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Russia to Phase Out Older Soyuz Rockets For International Space Station Runs

A Soyuz 2.1b rocket, with its visibly larger payload faring, being lifted into launch position at the Baikonur Cosmodrome in June.

Russia's Federal Space Agency, Roscosmos, will upgrade the Soyuz rocket and secure its supply chain by phasing out older versions in favor of the newer Soyuz-2 series to support the International Space Station, the head of the company that builds Soyuz said.

Variants of the Soyuz 2 series rockets are already in use for satellite launches from the Baikonur Cosmodrome in Kazakhstan, and the European Space Agency launch facility in French Guiana. But now, the rocket is set to begin launching unmanned Progress resupply vehicles to the International Space Station. If all goes well, the Soyuz 2 rockets may begin transporting astronauts and cosmonauts to the space station aboard the Soyuz spacecraft as early as 2016.

The older Soyuz rockets rely on a Ukrainian control system — a relic of the rocket family's Soviet heritage that in the aftermath of Russia seizure of Crimea from Ukraine in March looks like a threat to Russia's space program. The rockets are based on the same core design that launched Sputnik and Yury Gagarin into space at the dawn of the space age.

"The Soyuz-U and Soyuz-FG control systems are analog [systems] made in Ukraine," Alexander Kirilin, CEO of the Progress Rocket and Space Center in the Volga city of Samara told Interfax on Monday.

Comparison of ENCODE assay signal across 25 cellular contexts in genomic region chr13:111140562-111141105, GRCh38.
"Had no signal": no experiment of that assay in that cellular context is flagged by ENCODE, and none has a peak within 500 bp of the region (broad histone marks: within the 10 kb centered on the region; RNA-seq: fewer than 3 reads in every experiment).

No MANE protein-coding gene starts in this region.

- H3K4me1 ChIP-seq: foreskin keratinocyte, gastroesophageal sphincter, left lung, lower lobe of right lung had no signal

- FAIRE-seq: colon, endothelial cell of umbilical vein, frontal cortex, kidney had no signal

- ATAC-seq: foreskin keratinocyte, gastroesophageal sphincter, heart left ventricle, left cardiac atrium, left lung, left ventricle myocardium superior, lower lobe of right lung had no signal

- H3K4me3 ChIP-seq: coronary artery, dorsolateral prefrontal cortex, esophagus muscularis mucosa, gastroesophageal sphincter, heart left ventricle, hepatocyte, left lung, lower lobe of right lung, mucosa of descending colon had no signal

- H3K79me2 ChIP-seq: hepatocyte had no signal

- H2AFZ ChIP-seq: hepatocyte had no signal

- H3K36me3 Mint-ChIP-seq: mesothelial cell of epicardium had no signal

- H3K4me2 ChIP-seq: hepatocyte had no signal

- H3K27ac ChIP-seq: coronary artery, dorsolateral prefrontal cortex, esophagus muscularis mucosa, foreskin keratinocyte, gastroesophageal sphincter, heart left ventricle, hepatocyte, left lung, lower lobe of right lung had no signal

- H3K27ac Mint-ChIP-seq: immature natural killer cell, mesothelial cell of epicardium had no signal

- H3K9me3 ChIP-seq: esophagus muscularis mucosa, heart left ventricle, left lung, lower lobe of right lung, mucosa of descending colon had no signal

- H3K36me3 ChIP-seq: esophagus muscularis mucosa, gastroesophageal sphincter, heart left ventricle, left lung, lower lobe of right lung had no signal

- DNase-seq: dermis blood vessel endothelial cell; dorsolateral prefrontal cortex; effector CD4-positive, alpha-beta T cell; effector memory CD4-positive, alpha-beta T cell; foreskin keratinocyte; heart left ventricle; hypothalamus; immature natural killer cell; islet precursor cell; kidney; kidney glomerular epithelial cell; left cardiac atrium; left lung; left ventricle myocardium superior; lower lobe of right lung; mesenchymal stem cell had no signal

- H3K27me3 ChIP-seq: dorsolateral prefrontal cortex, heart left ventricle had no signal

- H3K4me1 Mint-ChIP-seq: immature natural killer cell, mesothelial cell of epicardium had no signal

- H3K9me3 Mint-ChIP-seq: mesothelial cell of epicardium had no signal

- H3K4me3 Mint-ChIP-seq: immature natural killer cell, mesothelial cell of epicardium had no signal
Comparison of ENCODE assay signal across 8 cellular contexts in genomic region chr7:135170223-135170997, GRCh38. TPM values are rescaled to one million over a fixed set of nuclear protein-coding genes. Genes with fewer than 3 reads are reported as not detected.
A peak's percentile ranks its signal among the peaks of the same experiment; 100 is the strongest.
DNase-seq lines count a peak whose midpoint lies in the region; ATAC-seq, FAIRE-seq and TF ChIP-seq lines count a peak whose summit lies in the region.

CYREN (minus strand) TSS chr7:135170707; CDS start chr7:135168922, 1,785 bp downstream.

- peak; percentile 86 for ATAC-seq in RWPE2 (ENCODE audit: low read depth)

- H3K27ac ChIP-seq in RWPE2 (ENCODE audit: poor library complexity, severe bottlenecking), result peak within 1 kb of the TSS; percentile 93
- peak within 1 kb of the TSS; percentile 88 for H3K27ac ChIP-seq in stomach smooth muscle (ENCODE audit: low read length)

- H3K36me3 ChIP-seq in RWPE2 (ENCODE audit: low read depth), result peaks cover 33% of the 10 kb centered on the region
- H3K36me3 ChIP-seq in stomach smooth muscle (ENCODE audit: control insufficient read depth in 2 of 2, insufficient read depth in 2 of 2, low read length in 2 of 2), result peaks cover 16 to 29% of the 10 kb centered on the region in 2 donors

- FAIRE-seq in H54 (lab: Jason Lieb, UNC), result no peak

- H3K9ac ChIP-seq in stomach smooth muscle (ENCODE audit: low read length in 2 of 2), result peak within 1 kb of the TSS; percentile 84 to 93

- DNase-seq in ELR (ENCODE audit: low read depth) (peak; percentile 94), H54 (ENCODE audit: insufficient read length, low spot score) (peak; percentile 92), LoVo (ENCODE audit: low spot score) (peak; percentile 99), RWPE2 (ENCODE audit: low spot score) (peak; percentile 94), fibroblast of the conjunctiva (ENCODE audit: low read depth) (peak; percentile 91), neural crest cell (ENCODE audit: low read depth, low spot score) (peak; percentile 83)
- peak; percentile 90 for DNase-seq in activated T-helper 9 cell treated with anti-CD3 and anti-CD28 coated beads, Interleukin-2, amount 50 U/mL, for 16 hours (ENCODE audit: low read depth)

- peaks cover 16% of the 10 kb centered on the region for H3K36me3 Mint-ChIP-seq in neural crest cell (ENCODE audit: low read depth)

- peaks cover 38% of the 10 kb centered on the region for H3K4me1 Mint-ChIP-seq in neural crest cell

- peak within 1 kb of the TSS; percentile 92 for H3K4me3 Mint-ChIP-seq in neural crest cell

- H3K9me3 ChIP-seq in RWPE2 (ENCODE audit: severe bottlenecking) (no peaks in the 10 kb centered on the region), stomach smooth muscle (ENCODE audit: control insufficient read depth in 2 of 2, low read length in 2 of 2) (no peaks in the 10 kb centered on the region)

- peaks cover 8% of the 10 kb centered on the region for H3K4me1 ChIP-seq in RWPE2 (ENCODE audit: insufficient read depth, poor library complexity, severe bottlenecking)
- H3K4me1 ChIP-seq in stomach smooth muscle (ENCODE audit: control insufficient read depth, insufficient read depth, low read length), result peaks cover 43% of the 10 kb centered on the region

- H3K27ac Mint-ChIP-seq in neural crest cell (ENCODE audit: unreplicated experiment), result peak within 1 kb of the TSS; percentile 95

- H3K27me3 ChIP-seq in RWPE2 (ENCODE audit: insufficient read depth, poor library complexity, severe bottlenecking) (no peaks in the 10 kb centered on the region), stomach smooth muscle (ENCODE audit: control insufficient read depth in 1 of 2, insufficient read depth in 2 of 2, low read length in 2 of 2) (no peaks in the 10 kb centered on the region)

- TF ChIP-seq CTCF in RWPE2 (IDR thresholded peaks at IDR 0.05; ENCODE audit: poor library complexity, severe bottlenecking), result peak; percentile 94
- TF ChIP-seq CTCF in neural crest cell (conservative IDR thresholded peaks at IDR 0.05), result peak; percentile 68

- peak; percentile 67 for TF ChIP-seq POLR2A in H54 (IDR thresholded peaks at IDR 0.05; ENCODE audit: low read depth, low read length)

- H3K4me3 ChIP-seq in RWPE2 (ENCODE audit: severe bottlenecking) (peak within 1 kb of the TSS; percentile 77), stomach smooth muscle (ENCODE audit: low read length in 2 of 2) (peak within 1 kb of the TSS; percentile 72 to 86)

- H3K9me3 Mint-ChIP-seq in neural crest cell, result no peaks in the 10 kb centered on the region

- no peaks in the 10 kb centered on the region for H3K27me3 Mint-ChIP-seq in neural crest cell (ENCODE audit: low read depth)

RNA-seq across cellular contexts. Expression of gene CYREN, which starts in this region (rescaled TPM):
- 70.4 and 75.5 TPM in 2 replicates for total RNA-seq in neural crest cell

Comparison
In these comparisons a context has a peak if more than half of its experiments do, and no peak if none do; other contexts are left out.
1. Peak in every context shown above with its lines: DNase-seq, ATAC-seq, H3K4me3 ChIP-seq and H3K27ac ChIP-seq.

However, the Soyuz 2 rockets use a Russian-made digital control system. Aside from further moving Russia's space industry away from its reliance on Ukrainian components, the digital control system allows the rockets to handle a wider variety of payloads — making the tried-and-tested Russian rocket more versatile than ever before.

"Currently [we are] contracted to manufacture four Soyuz 2.1a carrier rockets for the Progress cargo transport ship," Kirilin said. The Progress cargo vehicle is an unmanned derivative of the Soyuz spacecraft that currently serves as the only means of transporting international teams of cosmonauts and astronauts to the International Space Station, or ISS — a $150 billion multi-national project involving 15 nations, including the U.S. and Russia.

Progress has historically used the Soyuz-U rocket to reach ISS, but on Oct. 29 it will fly aboard the Soyuz 2.1a for the first time. This will be followed by two launches aboard the newer rocket in 2015, with the final rocket slated to launch in 2016.

Beyond this, Kirilin hopes that the new Soyuz 2 boosters can be used for manned ISS missions by 2016, a job currently done by the Soyuz-FG launch vehicle.

"We propose conducting three flight tests with [Progress] supply ships and then proceed to launches of manned spacecraft. It is planned that launches of manned Soyuz vehicles on Soyuz-2.1a can begin by the end of 2016 or the beginning of 2017," he said.

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